Okay, but for those of us not currenly EAA members, what does that mean exactly? Only kits with six- and seven-digit completion cost figures? Something you need a completion center to really do right? Or do you mean something else? I'm genuinely curious as to what "Today's homebuilder" means in this context. Especially in light of comments you make such as below:

    GA expansion effort? A major contributor that never writes about non-certified aircraft? In this light, it seems like EAA is simply trying to expand Sport Aviation still further - bring back some homebuilding "stuff" and then further expand the non-homebuilding segment. This is not the direction a focused organization takes. You can't be everything to everyone. As a homebuilder, I don't want a "Experimental Aircraft Association" magazine to include lots of material completely non-relevant to the experimental area of aviation. How can the EAA continue to justify even its name if you're going to continue to expand still more into "general" GA?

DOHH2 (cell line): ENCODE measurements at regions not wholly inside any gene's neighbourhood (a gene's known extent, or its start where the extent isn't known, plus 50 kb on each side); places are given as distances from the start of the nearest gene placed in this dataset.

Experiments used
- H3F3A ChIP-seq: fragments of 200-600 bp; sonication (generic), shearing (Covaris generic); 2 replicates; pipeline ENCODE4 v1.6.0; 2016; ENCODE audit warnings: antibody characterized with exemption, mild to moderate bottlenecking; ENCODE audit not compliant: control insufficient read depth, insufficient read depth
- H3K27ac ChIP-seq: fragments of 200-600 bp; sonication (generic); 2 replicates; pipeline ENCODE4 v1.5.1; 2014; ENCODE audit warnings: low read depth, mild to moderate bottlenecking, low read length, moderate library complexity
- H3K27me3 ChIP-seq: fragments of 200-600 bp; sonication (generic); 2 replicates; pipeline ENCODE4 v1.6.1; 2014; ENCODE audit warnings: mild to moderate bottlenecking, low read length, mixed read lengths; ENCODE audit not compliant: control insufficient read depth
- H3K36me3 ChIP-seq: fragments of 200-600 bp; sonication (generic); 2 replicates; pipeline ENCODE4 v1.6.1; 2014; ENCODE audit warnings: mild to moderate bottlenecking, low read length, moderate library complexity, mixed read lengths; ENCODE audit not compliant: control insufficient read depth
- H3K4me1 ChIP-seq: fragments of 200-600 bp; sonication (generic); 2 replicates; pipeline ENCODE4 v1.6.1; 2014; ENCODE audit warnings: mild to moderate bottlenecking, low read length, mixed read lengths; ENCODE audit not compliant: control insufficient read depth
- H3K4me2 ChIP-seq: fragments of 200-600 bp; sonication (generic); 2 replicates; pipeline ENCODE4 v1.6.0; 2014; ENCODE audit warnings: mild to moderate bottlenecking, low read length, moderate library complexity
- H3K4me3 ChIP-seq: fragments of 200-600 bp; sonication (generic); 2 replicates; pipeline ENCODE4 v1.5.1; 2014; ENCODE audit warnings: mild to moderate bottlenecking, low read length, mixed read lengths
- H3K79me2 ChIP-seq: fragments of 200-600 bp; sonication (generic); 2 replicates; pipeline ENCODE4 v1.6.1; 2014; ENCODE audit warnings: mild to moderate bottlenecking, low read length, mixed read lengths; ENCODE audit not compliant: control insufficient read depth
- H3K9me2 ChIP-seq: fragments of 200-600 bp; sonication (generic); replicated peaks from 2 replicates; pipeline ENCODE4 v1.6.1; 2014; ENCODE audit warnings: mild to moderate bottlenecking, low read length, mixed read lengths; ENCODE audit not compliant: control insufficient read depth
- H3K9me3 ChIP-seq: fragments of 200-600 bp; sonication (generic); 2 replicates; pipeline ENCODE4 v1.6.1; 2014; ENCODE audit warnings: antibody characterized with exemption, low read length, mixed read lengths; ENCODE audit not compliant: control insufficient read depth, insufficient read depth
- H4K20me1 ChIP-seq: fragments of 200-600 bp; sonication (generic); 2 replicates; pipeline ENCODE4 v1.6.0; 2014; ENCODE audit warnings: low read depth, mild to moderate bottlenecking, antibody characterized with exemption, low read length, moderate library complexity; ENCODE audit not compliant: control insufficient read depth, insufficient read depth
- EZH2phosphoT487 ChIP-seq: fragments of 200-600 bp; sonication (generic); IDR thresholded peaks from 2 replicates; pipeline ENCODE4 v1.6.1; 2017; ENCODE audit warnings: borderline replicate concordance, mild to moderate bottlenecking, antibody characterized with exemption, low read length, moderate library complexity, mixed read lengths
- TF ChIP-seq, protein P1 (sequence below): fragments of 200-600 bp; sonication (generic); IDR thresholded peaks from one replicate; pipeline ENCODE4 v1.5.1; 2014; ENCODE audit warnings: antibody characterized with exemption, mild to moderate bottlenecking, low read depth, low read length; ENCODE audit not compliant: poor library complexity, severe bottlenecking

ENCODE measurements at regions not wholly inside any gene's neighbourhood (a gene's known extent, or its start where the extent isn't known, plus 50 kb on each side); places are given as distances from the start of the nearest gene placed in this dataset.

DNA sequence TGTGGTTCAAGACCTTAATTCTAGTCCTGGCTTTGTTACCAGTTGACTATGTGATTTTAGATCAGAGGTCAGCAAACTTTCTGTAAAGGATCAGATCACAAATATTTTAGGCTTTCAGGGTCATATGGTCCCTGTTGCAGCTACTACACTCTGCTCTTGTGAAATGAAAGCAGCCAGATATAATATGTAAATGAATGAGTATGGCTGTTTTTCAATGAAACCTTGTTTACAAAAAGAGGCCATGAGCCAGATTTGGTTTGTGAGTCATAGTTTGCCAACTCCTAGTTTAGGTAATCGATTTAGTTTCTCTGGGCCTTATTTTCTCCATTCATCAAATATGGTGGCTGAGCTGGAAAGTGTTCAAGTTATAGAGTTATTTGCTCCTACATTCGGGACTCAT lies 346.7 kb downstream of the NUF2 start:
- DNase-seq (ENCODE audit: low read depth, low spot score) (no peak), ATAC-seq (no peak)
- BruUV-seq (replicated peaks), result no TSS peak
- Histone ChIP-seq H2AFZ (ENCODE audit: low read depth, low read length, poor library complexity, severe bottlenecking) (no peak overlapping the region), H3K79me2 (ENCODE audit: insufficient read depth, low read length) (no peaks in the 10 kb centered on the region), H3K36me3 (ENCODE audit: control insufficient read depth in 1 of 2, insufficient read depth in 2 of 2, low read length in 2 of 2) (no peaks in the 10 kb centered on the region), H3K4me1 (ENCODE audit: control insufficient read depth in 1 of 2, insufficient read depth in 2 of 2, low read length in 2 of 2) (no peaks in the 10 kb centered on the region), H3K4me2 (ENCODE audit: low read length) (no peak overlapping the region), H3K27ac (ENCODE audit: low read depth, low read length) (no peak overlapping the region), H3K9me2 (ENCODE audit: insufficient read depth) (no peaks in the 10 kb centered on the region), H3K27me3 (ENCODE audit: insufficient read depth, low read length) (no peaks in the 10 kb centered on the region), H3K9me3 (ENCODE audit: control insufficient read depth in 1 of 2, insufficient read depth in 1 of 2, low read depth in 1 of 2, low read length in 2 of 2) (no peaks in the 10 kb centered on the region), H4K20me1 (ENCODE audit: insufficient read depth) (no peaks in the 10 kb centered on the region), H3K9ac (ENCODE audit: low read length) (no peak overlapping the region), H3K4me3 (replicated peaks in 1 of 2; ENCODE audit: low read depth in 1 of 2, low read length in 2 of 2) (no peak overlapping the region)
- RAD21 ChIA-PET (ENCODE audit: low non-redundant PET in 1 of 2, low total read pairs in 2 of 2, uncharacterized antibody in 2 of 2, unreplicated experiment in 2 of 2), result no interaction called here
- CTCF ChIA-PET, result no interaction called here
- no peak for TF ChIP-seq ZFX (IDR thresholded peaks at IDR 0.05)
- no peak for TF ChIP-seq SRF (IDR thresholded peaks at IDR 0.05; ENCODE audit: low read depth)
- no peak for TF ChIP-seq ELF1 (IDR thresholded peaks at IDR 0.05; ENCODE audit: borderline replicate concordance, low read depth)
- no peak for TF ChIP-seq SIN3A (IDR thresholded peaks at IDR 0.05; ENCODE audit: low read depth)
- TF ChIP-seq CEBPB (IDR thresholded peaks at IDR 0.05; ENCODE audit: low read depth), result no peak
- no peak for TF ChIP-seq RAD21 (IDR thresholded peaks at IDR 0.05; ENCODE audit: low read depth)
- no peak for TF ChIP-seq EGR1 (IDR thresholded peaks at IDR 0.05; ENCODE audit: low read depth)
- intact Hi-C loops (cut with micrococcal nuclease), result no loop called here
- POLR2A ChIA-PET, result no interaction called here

That's wonderful - really. It's great that homebuilders again have a voice on the leadership team. It was a crime that that wasn't the case for a period of time. It's even better that that person - you - is active here on HBA. I'm really glad you're here. I hope you'll stay, and be a regular participant in our group and their discussions. [/QUOTE]
     
  4. Jan 23, 2012 #44

    Topaz

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    Well said, sir!
     
  5. Jan 23, 2012 #45

    cjensen

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    Because the magazine is intended to reflect what our members want to read, and the survey's are completely random, not pulled from new members with money.

    I don't run the survey department, but I do report what I read on the forums here. Instead of running a survey why do you write editorial with your thoughts and suggestions?